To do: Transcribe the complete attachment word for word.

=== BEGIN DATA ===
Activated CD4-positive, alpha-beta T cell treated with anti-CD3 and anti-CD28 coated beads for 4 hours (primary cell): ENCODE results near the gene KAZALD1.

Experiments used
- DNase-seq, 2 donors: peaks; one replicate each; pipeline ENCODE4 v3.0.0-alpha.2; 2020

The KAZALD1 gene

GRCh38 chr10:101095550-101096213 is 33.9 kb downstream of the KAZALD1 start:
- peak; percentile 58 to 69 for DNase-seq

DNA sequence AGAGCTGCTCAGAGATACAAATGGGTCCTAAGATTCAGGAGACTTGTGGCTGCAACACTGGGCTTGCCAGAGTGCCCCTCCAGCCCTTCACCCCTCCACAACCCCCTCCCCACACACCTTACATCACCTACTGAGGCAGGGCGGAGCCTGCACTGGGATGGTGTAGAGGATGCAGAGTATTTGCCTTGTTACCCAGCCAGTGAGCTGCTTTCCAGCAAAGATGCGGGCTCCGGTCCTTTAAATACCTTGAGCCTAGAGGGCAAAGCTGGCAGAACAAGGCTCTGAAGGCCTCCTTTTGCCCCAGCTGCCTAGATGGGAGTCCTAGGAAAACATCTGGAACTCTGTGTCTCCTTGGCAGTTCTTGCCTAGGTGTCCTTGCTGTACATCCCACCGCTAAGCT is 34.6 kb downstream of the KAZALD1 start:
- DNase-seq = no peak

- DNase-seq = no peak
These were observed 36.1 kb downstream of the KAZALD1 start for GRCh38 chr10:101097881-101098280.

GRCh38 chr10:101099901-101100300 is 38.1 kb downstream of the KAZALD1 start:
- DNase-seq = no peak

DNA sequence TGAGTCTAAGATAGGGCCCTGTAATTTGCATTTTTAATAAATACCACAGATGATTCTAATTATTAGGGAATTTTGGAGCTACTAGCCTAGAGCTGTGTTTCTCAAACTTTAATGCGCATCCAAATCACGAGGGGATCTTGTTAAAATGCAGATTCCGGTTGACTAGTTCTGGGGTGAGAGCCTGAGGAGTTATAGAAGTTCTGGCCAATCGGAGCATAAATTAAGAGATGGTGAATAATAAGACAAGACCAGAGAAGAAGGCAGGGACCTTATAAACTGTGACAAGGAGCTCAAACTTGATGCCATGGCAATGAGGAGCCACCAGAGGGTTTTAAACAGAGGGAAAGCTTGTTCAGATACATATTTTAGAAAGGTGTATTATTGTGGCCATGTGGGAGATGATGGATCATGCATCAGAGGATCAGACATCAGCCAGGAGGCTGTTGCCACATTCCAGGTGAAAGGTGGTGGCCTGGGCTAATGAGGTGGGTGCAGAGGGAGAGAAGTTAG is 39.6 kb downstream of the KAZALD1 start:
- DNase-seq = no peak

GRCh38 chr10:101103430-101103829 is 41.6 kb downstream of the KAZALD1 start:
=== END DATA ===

Activated CD4-positive, alpha-beta T cell treated with anti-CD3 and anti-CD28 coated beads for 4 hours (primary cell): ENCODE results near the gene KAZALD1.

Experiments used
- DNase-seq, 2 donors: peaks; one replicate each; pipeline ENCODE4 v3.0.0-alpha.2; 2020

The KAZALD1 gene

GRCh38 chr10:101095550-101096213 is 33.9 kb downstream of the KAZALD1 start:
- peak; percentile 58 to 69 for DNase-seq

DNA sequence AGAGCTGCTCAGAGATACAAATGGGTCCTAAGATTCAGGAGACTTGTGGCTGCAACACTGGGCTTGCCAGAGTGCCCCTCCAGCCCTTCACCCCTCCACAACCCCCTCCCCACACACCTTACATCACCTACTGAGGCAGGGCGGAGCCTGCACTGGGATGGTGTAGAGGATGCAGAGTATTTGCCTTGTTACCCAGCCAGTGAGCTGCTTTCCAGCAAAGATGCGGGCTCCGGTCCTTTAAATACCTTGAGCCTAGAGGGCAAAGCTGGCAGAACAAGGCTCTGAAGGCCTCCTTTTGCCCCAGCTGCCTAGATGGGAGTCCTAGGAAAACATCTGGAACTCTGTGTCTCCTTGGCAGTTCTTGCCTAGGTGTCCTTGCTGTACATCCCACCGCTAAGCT is 34.6 kb downstream of the KAZALD1 start:
- DNase-seq = no peak

- DNase-seq = no peak
These were observed 36.1 kb downstream of the KAZALD1 start for GRCh38 chr10:101097881-101098280.

GRCh38 chr10:101099901-101100300 is 38.1 kb downstream of the KAZALD1 start:
- DNase-seq = no peak

DNA sequence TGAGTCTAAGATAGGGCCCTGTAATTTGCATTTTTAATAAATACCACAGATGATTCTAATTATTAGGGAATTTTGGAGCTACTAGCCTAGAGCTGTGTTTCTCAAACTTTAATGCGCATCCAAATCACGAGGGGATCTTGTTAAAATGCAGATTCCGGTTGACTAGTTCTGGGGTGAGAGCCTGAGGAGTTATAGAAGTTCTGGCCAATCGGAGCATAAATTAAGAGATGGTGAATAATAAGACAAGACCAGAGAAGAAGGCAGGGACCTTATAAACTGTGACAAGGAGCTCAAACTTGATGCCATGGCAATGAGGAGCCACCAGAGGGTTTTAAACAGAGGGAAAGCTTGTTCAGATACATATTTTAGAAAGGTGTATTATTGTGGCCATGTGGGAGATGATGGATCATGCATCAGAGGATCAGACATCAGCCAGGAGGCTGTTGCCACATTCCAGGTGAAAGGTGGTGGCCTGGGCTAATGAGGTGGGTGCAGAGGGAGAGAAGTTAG is 39.6 kb downstream of the KAZALD1 start:
- DNase-seq = no peak

GRCh38 chr10:101103430-101103829 is 41.6 kb downstream of the KAZALD1 start: